Leo CARDINAL, Plaintiff and Appellant, v. SANTEE PITA, INC. et al., Defendants and Respondents.
Leo Cardinal appeals a judgment of dismissal after the trial court sustained without leave to amend a demurrer to his complaint for damages against Santee Pita, Inc., doing business as the Moondance Bar (Moondance). Cardinal contends the trial court erred in sustaining Moondance's demurrer without leave to amend and subsequently dismissing his complaint because Civil Code section 1714 and Business and Professions Code 1 section 25602 do not preclude his common law action based upon injuries caused by the foreseeable effect of alcohol upon him, an individual with a mental disability. We disagree and affirm.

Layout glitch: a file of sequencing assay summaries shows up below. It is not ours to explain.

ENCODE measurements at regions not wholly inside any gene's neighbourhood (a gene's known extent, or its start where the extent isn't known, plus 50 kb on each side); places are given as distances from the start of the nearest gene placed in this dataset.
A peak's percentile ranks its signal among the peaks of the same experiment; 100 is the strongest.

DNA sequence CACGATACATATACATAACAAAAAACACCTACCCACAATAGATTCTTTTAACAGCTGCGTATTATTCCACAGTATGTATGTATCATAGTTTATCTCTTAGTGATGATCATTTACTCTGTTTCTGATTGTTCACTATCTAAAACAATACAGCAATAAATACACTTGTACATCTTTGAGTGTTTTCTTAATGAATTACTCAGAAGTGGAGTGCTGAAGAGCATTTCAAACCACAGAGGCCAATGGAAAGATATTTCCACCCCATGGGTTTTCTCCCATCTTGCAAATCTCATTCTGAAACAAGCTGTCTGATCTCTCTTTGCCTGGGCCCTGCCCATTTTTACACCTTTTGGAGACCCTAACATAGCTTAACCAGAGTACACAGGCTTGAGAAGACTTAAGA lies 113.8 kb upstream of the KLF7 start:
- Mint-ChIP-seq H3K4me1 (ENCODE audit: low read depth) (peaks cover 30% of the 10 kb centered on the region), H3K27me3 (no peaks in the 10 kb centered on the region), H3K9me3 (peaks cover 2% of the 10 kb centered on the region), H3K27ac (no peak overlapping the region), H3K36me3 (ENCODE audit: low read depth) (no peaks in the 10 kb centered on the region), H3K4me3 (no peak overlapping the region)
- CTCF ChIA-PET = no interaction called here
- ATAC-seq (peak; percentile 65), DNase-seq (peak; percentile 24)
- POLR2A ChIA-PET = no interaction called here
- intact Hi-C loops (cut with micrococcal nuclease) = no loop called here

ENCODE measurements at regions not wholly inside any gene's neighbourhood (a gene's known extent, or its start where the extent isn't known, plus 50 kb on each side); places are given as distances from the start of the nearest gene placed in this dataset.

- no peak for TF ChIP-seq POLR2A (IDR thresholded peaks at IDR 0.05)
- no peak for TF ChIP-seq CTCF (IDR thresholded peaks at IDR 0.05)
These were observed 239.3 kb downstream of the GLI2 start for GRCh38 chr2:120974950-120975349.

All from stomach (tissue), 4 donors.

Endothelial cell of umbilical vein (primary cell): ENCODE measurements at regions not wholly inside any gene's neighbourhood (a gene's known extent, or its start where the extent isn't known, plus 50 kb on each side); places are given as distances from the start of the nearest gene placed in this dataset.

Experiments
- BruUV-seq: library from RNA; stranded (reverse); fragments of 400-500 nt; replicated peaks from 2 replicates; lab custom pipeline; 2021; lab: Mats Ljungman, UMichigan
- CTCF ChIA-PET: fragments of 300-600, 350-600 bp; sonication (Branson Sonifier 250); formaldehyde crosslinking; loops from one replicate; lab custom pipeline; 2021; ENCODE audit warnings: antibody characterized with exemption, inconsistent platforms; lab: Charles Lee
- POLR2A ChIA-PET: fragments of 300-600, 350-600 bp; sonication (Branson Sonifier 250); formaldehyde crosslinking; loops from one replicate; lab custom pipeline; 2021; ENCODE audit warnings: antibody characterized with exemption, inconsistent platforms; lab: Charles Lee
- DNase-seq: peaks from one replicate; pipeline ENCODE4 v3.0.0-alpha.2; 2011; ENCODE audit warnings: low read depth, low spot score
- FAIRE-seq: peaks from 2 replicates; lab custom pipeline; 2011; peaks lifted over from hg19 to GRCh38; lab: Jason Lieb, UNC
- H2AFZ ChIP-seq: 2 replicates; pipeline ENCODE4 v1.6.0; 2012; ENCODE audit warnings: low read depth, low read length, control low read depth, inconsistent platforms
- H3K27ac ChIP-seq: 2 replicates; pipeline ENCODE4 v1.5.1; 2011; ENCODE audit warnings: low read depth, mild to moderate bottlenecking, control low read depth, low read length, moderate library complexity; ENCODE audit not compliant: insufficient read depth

We accept as true the facts alleged in the complaint. (Bigbee v. Pacific Tel. & Tel. Co. (1983) 34 Cal.3d 49, 56, fn. 10, 192 Cal.Rptr. 857, 665 P.2d 947.) On January 26, 1989, Cardinal, who “is disabled and mentally incompetent due to organic brain damage”, went to the Moondance, a bar duly licensed to sell alcoholic beverages, which he had visited numerous times. At about 10 a.m., Cardinal, who had already been drinking that morning, bought his first drink at Moondance. Moondance continued to serve him drinks even after he became obviously intoxicated. Close to 11:30 a.m., he left the bar with the assistance of Moondance employees. As he was crossing a street adjacent to the bar, Cardinal was struck down by a motor vehicle and suffered severe injuries.